Share

Del Mar’s fired chief lifeguard disputes allegations

Pat Vergne, Del Mar’s former chief lifeguard and director of community services, is firing back against the city’s allegations that led to his dismissal after nearly 40 years as perhaps the city’s most visible and beloved employee.

After a nearly five-month investigation that infuriated a legion of longtime residents who rallied in Vergne’s support, the city on Aug. 23 fired Vergne — and moved to fire two of his subordinates —alleging a litany of improper actions related to the Powerhouse Community Center, payroll records and a city credit card.

Pat Vergne
(McKenzie Images)

The city had suspended Vergne and Liza Rogers — an administrative assistant in the community services department — in early April after a pair of complaints from two city lifeguards. That led to an exhaustive outside investigation that pored through thousands of records and yielded a 1,700-page report detailing 95 instances between 2015 and 2017 that allegedly cost the city more than $200,000 — primarily that Vergne and Rogers allegedly waived fees for renting the Powerhouse Community Center and filed erroneous overtime claims — as well as allowing a part-time employee to bill the city for more than $20,000 in Powerhouse upkeep.

Vergne’s attorney, Del Mar resident Dan Crabtree, immediately disputed the allegations, and issued a statement on Aug. 24 saying all the practices have long been known to city officials without any issue ever being raised. Crabtree has also criticized the secretive manner in which the city conducted its investigation.

“From the very beginning, Pat was never told about any of the allegations, ever,” Crabtree said in an interview. “They call this due process, but I look at it and say ‘What country do we live in?’ He was never given the chance to defend himself and was never given a chance to respond through this whole process. Del Mar, by its residents, has always been known as the People’s Republic of Del Mar, and they’re living up to that exact billing.”

City officials are standing their ground, saying that the investigation uncovered a pattern of behaviors that kept the allegedly improper activities hidden from sight.

“We have very clear rules and procedures, these employees just elected to avoid them,” City Manager Scott Huth said in an interview. “It’s so bizarre that it’s really collusion. When you have a department head and the administrative person who’s responsible for tracking the fees — our check-and-balance system — colluding to basically defraud the city, it can be very hard to detect. For some of these events, they didn’t fill out any forms at all. We wouldn’t have known if not for the employees who brought it to our attention.”

City officials say they have handed over their findings to the San Diego County Sheriff’s Department. Vergne will decide next week whether to contest his firing in court, Crabtree said.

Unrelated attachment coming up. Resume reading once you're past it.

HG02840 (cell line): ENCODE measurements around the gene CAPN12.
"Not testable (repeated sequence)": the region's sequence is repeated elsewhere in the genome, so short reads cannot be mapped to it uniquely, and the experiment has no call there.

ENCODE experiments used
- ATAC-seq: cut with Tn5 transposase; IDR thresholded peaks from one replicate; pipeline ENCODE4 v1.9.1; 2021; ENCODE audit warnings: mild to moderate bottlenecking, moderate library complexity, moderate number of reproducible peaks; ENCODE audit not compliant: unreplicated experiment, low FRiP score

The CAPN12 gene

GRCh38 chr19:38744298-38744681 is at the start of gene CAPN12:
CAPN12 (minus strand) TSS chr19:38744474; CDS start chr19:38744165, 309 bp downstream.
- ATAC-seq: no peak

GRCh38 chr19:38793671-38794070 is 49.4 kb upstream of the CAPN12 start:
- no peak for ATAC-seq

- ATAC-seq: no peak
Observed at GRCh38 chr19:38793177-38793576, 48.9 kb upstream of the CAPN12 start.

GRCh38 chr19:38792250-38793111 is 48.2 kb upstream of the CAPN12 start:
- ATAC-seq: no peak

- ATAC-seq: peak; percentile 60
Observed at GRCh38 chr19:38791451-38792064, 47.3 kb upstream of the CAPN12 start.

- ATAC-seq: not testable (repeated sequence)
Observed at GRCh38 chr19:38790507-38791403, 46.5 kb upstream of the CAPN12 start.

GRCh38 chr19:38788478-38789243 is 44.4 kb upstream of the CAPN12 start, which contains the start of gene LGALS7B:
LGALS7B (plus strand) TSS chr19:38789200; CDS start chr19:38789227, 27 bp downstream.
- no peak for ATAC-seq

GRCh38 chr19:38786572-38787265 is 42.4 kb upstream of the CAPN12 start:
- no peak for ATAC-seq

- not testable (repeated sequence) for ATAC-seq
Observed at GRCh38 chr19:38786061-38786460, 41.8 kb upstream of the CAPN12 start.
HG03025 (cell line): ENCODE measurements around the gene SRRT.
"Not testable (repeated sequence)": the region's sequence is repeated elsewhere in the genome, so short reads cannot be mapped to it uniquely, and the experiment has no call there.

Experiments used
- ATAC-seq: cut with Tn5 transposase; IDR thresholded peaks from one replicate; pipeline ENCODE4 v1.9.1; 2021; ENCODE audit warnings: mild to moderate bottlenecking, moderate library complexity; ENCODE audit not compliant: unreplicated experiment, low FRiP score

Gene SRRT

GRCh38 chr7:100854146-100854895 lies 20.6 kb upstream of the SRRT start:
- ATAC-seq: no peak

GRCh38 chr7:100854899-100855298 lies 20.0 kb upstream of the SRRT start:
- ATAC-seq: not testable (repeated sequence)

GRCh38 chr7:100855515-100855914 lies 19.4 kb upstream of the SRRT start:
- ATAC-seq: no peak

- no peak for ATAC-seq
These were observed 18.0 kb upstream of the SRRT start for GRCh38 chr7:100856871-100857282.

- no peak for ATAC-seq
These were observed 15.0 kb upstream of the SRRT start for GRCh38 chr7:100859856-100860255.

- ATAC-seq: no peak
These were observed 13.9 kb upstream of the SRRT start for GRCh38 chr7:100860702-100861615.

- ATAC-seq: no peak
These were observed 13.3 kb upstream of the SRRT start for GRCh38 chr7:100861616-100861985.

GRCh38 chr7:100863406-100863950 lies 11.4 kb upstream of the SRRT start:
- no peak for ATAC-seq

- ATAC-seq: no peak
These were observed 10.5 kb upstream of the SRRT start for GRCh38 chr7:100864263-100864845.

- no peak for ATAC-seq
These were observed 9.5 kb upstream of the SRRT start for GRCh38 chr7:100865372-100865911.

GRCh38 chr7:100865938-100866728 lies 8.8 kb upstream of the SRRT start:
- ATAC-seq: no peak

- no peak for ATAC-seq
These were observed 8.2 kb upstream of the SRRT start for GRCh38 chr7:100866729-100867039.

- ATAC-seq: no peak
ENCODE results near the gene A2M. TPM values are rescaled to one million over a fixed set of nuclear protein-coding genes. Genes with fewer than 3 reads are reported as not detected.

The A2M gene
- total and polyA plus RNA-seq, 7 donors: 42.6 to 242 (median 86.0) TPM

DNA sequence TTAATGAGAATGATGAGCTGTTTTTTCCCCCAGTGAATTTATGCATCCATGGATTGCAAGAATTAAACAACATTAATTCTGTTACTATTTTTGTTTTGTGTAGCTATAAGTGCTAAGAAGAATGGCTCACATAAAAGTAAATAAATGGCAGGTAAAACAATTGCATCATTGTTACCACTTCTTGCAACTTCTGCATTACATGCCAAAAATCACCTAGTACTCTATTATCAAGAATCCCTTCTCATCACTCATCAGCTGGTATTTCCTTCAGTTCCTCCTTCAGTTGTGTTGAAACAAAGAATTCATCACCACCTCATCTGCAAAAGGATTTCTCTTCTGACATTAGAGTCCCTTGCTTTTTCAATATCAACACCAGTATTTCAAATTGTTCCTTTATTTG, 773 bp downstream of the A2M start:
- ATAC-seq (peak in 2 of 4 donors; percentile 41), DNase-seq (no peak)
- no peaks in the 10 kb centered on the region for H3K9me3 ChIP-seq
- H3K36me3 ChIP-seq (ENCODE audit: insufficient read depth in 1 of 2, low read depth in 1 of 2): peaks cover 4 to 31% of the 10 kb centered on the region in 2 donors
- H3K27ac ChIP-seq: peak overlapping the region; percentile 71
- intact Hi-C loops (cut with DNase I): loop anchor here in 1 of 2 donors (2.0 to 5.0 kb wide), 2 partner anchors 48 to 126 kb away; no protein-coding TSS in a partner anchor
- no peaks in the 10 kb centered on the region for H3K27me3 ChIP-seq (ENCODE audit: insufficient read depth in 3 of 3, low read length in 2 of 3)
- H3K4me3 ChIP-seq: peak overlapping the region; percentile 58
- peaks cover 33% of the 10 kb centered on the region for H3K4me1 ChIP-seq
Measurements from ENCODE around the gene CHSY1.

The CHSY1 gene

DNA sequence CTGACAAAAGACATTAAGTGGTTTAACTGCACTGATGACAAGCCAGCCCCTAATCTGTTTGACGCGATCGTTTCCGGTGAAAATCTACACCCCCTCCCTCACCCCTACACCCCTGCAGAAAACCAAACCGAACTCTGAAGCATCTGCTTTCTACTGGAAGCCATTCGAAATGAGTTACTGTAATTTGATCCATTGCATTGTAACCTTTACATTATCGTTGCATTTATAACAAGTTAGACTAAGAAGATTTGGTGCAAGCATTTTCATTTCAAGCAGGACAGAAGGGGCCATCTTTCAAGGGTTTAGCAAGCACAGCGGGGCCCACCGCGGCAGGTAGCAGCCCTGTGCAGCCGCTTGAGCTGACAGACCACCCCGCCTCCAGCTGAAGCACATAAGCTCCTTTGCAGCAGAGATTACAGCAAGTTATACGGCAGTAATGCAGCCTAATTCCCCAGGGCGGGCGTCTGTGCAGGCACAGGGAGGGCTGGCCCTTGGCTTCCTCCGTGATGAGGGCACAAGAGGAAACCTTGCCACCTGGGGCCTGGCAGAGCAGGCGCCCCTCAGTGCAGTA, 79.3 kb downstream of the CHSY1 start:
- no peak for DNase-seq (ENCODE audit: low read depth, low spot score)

The largest of the issues consist of discounting or waiving fees for renting Powerhouse Community Center that would have amounted to slightly more than $150,000. Whereas the city claims the discounts were given to friends and acquaintances, Vergne’s statement says they were for memorial services and fundraisers by community groups.

Granting discounts at Powerhouse is a long-standing practice that has benefitted the city far more than the $150,000 in missed revenues, according to Vergne’s statement.

“Everyone in Del Mar understood the transparency of this procedure as it was used to bring the community together and used as a fund raising tool for buildings and projects in Del Mar,” according to the statement. “Del Mar has raised almost $3 million to build the new Lifeguard Center, other buildings and their maintenance and other projects due to functions at the Powerhouse and the discounts that have been given for their use. No other city along the coast of Southern California can boast of the record Del Mar has achieved in fundraising due in large part to the handling of the Community Center/Powerhouse by Pat Vergne and his staff.”

Powerhouse fees were set in 2009 and are specific on what rates to charge, Huth said — typically $3,500 for residents and $5,000 for non-residents. Prior to the investigation, the city’s finance department and auditor saw a drop-off in Powerhouse revenues the past two years and questioned Vergne as to why, Huth said.

“The excuse given back was that the facility was being used by nonprofits instead of revenue-generating groups,” Huth said. “And when they tried to get more information, it wasn’t forthcoming.”

The city’s objection isn’t with nonprofits using the center, but rather that Vergne and Rogers were waiving fees for events that should have been charged, which the city did not know until Vergne told the investigator, Huth said.

“What was told to me was that Pat said he had carte blanche to charge whatever fee he wanted to. No employee, including me, would have that authority,” he said. “I wasn’t aware of it, nor was any of the staff that I talked to. And I’m even more worried when someone says it’s been going on for 17 years. We’re talking about a huge amount of taxpayer money that’s been diverted.”

Councilwoman Sherryl Parks, a 40-year resident who considers Vergne a friend, is unconvinced by the claim that waiving rental fees generated that much revenue for the city.